Medicare Update: Into the Doughnut Hole part 2

19 Mar

All prescription plans are required to offer Medication Therapy Management (MTM) services. Although MTM is aimed at optimizing therapy, including the efficient and effective use of medications, this service, unfortunately, is limited to the following Medicare beneficiaries:

  • those who are taking multiple medications.
  • those who have multiple chronic diseases.
  • those who are likely to incur expenditures of more than $4,000 per year in medication costs. (This sum of $4,000 remains the same for 2007.)

Even though Medicare beneficiaries entering the doughnut hole, by definition, will have met at least one of these requirements, many of them might not meet all three requirements. In addition, MTM programs are directed by each prescription drug plan, so the process varies by program.
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Because prescription plans are not affected financially by Medicare beneficiaries within the doughnut hole, many plans may not find it worthwhile to aggressively manage the expenditures of these members. As a result, this responsibility is likely to fall upon other providers, such as physicians and pharmacists, although consultant pharmacists are best suited for this task.

One of the most overlooked opportunities for patients to delay entry into the doughnut hole is to take advantage of the low-income subsidy. For Medicare beneficiaries with limited income and resources, a significant subsidy of their premiums and out-of-pocket expenses is available. Instead of the major gap that exists for most Medicare beneficiaries, low-income individuals pay only a $50 deductible instead of $250 and a 15% copayment instead of the 100% copayment if they have fallen into the doughnut hole.

Even with this significant benefit, a large number of Medicare beneficiaries have not taken advantage of the subsidy. Social workers and others may be able to identify eligible individuals and assist them through the enrollment process. Enrollment is provided through either Social Security or Medicaid programs.

Pharmaceutical assistance programs can provide extra help in paying for medications; however, many of these programs have stopped providing coverage because of concerns about fraud and abuse raised by the DHHS’s Office of the Inspector General (OIG). These concerns stem from the possibility that branded products could be promoted over the use of less expensive, which could save Medicare resources.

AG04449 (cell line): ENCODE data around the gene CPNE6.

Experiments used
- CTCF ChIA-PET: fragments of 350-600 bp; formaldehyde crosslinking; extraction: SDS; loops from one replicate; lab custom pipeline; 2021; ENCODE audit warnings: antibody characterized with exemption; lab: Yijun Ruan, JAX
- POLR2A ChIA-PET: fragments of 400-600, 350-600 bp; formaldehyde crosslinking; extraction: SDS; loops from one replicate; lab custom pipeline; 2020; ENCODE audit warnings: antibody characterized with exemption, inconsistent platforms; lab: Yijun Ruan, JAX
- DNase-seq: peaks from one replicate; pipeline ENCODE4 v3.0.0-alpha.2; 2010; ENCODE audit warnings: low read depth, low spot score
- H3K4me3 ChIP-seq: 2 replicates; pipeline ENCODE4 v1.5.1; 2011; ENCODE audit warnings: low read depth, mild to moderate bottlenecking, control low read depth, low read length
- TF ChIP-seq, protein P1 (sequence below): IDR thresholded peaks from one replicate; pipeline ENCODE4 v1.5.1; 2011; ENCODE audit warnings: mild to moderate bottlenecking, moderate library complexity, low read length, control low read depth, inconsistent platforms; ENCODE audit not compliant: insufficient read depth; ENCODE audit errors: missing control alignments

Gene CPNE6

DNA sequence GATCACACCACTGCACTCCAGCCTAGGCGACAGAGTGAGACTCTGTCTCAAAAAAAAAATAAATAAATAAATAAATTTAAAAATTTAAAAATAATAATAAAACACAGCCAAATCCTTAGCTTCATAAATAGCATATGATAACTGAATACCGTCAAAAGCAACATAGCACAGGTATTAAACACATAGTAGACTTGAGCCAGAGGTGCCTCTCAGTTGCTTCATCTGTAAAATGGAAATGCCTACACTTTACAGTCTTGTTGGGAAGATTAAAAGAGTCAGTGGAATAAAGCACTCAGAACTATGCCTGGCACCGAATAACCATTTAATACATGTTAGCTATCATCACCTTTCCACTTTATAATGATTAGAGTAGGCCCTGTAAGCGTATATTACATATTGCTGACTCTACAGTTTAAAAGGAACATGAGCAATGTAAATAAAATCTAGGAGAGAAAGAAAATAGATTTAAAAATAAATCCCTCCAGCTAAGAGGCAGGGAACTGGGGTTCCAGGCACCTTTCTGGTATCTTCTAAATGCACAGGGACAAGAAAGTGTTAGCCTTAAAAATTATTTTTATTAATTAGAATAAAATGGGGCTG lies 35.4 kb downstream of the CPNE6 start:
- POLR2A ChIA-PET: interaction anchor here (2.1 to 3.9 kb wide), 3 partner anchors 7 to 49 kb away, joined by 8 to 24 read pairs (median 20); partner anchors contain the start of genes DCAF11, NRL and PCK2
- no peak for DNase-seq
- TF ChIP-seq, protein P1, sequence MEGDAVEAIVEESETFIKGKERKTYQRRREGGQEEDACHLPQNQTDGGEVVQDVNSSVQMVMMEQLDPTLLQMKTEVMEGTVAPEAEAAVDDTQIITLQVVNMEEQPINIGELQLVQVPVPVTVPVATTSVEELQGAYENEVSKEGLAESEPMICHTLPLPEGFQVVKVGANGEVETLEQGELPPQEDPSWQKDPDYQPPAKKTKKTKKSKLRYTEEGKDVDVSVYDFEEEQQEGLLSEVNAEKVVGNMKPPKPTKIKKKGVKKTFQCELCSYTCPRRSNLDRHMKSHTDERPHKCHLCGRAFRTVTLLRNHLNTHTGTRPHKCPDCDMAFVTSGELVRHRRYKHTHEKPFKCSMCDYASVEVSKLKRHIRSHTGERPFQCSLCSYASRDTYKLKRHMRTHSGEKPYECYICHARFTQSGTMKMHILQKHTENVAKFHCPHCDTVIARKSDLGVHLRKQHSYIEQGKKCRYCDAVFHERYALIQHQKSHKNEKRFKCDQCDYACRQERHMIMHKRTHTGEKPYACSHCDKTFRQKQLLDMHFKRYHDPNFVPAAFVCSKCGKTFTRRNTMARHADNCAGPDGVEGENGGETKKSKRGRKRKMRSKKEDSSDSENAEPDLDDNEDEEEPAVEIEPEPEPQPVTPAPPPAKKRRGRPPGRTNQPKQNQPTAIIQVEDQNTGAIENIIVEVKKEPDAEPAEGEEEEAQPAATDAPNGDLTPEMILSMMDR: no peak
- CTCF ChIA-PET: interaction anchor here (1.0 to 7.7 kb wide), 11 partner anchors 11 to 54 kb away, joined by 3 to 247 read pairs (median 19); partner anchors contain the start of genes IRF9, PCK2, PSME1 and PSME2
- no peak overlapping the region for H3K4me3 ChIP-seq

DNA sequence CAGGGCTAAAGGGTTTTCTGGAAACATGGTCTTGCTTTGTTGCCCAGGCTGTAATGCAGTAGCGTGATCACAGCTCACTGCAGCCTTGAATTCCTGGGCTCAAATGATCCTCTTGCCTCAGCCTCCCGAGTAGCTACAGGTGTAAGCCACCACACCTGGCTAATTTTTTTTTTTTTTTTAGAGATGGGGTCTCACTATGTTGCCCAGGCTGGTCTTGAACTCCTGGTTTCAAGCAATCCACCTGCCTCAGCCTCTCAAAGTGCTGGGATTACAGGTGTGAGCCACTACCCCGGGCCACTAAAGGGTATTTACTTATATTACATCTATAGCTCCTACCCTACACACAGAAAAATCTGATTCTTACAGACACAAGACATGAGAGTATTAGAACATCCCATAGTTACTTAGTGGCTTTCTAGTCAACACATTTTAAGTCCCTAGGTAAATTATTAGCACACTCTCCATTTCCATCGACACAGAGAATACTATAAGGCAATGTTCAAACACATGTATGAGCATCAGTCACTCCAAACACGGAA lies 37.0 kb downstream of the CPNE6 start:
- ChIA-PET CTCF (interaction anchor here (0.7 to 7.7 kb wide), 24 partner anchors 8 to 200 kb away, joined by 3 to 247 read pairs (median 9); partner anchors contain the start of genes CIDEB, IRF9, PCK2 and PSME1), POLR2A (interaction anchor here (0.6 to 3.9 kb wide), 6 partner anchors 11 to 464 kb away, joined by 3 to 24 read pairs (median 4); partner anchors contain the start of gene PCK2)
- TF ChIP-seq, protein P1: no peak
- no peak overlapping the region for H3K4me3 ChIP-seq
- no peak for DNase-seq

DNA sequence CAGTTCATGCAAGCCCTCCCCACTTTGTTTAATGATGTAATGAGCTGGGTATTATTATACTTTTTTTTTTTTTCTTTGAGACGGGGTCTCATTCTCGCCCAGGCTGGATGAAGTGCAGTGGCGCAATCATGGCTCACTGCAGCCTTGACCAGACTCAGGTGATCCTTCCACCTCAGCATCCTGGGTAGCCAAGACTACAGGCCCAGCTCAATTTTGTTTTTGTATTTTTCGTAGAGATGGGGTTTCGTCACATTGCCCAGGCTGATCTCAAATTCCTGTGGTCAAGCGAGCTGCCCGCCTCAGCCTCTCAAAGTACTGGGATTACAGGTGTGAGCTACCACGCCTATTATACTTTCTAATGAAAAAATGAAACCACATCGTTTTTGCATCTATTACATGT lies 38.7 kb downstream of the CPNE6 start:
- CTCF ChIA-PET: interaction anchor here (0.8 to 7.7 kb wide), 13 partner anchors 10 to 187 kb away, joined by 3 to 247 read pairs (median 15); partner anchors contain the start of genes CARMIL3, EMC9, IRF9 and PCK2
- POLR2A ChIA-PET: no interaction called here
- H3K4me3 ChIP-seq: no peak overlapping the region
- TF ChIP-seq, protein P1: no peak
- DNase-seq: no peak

In November 2006, AstraZeneca announced a new program that may offer convenient savings for Medicare Part D enrollees. Medicare patients who qualify and enroll will be able to go to their participating local pharmacy and receive savings on AstraZeneca products immediately. Enrollees in the current AstraZeneca program pay no more than $25 for a typical 30-day supply of covered medications that are available through Medicare Part D. A typical 60-day retail supply costs no more than $37.50, and a typical 90-day retail supply costs no more than $50. Qualifications for participating in the AstraZeneca program are as follows:

  • Patients must be enrolled in Medicare Part D.
  • An individual’s annual income must be at or below $30,000, and a couple’s annual income must be at or below $40,000.
  • Patients must be taking AstraZeneca drugs.
  • Patients must spend at least 3% of their annual household income on prescription drugs during the calendar year. (An income of $50,000 would mean medication expenses of $1,500.)

The DHHS’s OIG has issued a favorable advisory opinion concerning AstraZeneca’s program and affirms that the company’s extension of coverage to Medicare Part D beneficiaries is consistent with OIG guidelines. Other pharmaceutical companies may extend similar coverage to “at-need” Medicare beneficiaries. canadian pharmacy online

In the end, the doughnut hole is a dangerous place to be for patients, providers, and pharmaceutical companies. It is possible to avoid falling into it with the help of astute clinical and health policy expertise, something that has been limited until now in the debate and management of Medicare Part D.